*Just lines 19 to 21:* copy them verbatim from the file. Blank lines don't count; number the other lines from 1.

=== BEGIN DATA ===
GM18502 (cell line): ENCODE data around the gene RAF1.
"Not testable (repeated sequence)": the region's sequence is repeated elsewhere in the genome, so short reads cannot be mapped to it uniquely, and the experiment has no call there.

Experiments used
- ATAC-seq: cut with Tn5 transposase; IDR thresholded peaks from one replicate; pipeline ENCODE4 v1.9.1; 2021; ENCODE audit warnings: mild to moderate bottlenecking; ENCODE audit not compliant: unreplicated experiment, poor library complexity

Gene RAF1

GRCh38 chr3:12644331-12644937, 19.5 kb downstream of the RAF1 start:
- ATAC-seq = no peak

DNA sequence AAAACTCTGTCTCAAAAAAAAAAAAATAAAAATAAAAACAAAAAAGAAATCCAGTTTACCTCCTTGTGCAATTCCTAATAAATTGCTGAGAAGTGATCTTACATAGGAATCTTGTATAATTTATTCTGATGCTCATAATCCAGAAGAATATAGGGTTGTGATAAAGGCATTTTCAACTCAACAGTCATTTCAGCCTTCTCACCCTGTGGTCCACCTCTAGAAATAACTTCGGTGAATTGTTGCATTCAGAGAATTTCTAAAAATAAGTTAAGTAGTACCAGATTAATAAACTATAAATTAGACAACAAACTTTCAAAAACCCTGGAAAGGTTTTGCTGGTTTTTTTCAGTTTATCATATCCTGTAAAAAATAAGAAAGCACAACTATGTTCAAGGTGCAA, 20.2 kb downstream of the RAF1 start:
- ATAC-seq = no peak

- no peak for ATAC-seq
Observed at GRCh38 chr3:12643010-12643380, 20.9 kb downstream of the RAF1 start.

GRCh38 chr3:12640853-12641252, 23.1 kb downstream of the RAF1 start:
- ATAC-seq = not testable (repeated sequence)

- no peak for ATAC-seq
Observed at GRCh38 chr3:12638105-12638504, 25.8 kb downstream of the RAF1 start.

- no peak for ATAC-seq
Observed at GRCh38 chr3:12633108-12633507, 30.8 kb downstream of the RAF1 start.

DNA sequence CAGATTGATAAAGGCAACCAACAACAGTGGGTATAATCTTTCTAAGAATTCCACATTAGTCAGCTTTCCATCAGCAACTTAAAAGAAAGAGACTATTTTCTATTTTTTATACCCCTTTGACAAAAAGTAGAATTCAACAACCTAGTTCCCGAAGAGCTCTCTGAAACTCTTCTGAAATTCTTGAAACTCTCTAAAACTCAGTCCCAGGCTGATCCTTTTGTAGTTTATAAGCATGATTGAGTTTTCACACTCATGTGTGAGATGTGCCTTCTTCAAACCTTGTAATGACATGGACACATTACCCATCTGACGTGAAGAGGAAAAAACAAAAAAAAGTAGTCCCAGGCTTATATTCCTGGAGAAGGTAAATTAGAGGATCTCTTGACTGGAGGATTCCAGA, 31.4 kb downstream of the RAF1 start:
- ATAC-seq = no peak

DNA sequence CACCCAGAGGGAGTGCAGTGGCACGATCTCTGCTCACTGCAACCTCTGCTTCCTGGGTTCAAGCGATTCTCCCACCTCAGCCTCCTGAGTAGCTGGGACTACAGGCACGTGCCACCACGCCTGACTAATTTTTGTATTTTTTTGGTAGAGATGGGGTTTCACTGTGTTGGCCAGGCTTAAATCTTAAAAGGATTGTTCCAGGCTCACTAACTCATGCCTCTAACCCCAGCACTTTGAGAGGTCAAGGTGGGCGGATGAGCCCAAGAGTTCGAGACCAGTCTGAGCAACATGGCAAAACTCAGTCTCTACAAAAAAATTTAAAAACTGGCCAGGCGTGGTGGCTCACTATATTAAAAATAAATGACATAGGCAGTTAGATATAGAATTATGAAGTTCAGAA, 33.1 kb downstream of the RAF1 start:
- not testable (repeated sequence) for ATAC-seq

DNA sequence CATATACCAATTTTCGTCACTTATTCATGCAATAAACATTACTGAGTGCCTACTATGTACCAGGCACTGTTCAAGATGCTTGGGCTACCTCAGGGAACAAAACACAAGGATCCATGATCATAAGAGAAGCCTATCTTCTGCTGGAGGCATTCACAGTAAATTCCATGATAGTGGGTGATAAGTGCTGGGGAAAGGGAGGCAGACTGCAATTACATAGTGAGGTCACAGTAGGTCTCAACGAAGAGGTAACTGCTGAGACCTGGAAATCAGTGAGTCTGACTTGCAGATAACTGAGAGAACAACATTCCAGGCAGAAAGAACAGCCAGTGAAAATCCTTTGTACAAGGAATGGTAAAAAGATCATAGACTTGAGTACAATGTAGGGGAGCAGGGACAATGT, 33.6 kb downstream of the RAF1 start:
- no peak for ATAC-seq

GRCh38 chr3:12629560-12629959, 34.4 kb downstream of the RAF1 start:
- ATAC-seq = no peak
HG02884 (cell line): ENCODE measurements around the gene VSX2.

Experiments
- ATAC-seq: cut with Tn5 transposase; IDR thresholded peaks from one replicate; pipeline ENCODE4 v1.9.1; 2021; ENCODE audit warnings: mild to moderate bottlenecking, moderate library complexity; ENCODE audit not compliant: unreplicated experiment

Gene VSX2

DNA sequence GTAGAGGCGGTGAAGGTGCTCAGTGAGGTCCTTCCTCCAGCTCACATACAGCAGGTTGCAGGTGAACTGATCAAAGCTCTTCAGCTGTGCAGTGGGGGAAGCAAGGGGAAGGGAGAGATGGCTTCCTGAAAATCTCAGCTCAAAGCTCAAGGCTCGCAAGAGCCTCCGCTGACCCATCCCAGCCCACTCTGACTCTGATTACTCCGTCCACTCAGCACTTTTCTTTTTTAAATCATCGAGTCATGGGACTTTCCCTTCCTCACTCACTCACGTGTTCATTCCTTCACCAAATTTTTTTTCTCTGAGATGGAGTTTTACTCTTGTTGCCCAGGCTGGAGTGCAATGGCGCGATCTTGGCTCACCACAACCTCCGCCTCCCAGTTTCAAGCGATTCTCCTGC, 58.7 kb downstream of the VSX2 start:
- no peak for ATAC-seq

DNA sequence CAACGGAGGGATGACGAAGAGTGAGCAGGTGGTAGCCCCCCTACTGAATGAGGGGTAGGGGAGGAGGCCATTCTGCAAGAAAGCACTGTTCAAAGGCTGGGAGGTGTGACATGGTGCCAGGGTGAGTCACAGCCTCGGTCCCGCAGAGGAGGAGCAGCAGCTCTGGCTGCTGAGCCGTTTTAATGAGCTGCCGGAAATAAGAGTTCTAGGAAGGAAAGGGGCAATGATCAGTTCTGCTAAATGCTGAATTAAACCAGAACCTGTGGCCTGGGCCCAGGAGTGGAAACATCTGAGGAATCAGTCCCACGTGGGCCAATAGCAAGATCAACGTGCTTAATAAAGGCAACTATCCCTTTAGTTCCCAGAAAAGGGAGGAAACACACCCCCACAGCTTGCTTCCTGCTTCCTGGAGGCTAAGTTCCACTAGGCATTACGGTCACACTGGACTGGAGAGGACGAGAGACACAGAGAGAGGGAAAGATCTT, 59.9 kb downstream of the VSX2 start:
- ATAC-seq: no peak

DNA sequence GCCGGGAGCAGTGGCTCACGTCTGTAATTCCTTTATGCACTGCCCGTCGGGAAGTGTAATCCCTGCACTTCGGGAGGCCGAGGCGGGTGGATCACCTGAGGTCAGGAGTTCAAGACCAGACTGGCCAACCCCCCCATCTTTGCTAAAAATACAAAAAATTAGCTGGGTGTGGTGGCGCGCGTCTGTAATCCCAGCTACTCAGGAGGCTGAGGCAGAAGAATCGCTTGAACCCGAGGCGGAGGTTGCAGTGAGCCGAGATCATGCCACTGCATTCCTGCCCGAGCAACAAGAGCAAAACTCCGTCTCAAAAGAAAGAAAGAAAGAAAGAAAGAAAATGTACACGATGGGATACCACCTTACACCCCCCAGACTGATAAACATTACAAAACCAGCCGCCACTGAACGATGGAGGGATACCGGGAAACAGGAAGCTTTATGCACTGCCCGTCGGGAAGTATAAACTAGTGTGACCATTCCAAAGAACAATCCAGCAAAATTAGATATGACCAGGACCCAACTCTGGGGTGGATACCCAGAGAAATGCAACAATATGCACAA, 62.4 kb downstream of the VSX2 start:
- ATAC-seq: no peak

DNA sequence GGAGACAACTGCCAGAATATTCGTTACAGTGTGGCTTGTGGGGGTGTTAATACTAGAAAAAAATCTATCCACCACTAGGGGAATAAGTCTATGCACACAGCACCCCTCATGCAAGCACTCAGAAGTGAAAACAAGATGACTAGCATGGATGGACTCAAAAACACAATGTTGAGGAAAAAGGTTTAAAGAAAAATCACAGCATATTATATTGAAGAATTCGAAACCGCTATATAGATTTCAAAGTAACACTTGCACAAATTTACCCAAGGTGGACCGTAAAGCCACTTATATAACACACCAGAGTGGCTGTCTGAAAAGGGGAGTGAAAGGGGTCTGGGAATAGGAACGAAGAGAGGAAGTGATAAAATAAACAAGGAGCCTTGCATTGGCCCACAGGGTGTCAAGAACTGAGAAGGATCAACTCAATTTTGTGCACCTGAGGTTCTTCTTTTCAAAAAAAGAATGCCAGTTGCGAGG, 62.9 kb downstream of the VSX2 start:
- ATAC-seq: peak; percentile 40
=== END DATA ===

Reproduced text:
- ATAC-seq = no peak

DNA sequence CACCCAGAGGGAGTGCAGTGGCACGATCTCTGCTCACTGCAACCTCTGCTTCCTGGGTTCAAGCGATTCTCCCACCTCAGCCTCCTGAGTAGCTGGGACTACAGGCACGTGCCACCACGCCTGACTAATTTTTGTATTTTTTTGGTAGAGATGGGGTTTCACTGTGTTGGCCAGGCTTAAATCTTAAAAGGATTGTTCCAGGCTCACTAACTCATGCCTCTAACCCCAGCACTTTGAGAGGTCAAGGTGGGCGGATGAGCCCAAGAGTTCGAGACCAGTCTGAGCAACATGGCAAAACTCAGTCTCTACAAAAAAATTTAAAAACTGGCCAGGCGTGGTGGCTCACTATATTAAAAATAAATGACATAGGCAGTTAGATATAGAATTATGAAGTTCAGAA, 33.1 kb downstream of the RAF1 start:
- not testable (repeated sequence) for ATAC-seq